Anthony Bourdain brought his "Guts and Glory" tour to Baltimore's Hippodrome Theatre on Saturday night. In typical Bourdain fashion, he began his performance with a round of shots.
"Guts and Glory" is essentially stand-up comedy about Bourdain's personal relationship with food, his experiences traveling the globe and his opinion of fellow celebrity chefs -- most notably Guy Fieri.
With the birth of his daughter, Bourdain said he's shifted his appearance to be more age appropriate. "I'm in my Cosby phase now," said Bourdain. But he said he worries about Fieri, who is approaching 50 years old.
"How does he de-douche?" Bourdain asked about Fieri's signature style, which he described, in graphic terms, as a meeting of Ed Hardy and a juggalo.
"Does he do it all at once?" Bourdain said. "Or does he do it gradually over time? The hair grows out, he starts spelling 'kool' with a 'C.' Do the glasses on his neck finally, slowly, start to move forward?"
"He just got the worst review in the history of journalism," said Bourdain, referring to New York Times restaurant critic Pete Wells' savage review of Fieri's new Times Square restaurant, Guy's American Kitchen and Bar. "But you know what?" Bourdain said. "It matters not at all. This poor reviewer, Pete Wells, he's on the run. He's getting bombarded with elitist 'How dare you insult Guy?' You know what, it's Guy's world… I'm just living in it."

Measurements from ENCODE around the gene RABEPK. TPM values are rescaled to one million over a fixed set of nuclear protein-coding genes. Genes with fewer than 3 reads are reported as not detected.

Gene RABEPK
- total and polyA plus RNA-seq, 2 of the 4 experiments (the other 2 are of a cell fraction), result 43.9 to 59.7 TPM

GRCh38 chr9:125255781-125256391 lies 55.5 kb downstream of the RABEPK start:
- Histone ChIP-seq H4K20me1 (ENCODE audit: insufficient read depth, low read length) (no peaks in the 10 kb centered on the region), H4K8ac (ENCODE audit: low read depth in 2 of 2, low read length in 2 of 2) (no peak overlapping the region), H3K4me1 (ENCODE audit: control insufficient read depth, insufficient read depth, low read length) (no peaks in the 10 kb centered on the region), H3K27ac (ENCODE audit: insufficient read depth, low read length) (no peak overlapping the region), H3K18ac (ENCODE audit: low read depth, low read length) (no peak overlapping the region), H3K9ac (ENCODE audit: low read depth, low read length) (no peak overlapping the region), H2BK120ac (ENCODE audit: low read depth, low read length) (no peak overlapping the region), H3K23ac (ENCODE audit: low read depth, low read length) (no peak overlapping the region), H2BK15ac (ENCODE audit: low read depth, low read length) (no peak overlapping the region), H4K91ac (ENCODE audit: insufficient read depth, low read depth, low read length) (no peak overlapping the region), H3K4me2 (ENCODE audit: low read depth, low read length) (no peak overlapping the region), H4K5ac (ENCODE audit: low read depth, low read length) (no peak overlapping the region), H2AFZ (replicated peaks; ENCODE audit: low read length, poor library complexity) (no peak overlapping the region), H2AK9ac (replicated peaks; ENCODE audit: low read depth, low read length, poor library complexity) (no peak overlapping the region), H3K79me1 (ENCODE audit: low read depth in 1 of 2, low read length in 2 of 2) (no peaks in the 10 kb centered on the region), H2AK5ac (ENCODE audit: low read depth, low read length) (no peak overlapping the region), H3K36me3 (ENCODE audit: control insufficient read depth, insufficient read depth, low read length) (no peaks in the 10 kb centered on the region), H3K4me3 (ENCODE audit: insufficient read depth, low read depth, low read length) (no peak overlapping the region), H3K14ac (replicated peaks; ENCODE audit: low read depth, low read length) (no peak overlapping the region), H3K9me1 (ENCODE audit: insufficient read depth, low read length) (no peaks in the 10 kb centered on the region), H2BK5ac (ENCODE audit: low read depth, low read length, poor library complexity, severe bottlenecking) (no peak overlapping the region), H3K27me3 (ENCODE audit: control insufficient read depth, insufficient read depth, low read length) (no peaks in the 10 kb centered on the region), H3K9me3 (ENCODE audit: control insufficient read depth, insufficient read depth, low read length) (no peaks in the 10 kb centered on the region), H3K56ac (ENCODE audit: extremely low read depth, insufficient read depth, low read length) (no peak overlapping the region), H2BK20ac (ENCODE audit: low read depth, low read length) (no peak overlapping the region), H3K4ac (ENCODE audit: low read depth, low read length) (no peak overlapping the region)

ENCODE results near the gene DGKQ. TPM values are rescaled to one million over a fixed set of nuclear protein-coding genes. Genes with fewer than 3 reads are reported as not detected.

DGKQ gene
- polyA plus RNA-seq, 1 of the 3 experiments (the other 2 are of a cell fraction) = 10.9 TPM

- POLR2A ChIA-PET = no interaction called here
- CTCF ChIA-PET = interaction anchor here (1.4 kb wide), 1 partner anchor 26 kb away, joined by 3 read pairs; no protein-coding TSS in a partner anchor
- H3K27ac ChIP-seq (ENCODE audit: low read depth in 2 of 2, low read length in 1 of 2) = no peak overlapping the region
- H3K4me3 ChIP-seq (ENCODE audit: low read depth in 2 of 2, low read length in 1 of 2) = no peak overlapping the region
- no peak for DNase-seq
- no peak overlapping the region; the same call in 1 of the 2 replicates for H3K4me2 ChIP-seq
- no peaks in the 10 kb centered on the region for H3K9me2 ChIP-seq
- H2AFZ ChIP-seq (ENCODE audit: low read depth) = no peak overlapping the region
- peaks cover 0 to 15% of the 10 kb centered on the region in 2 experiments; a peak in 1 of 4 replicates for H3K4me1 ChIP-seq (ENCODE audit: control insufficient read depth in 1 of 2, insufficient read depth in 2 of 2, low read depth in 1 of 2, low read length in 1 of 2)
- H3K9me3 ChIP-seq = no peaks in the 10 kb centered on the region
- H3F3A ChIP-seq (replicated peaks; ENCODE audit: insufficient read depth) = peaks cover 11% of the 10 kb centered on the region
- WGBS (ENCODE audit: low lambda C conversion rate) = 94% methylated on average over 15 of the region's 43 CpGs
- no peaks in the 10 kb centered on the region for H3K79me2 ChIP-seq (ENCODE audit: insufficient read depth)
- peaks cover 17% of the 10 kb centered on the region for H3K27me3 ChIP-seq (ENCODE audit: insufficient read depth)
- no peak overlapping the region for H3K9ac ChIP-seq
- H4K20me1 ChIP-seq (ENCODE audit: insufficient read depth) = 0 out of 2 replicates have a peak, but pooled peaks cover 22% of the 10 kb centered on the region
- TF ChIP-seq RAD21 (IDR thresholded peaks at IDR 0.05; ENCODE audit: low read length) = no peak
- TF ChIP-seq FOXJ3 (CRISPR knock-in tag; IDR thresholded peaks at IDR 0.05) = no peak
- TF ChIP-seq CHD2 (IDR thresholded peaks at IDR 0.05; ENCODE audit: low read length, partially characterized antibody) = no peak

Bourdain said he shouldn't worry about Fieri -- people love Fieri -- he should worry about himself. But based on the audience's response Saturday night, his fans think Bourdain doesn't have much to worry about.
Bourdain had the crowd laughing with a variety of stories about food, travel, his personal experiences, family -- there was something for everyone, even in the diverse crowd.
Bourdain was also asked about his history with Baltimore.
"OK, let's talk about that," said Bourdain.
Bourdain defended, as he had at his 2010 Hippodrome appearance, the Baltimore episode of "No Reservations," which some viewers thought painted an unflattering portrait of Baltimore and its culinary standards.
"I love Baltimore. I don't love it for the reasons you want me to love Baltimore. I happen to love Baltimore because David Simon taught me to love Baltimore," Bourdain said.
In the Baltimore episode of "No Reservations," Bourdain eats lake trout -- not the typical Maryland crab cake. Bourdain was unapologetic, "I happen to like lake trout, what ... is wrong with you people who don't like lake trout?"
Bourdain said it's not his job to show the best restaurants or the top 10 things about Baltimore.
"We don't even try to be fair and balanced," he said. "If you want that ... you can mosey on over to Samantha Brown."
His goal, Bourdain said, is to find out what each city has that you can't find anywhere else.
"I'm sorry some of you didn't like it. Yes, it wasn't fair. Yes, it wasn't a good representation. Yeah, all of those things are true, but you know, I had a really great time and I'd do it again."
Bailey O'Malia is a Features Intern at the Baltimore Sun.
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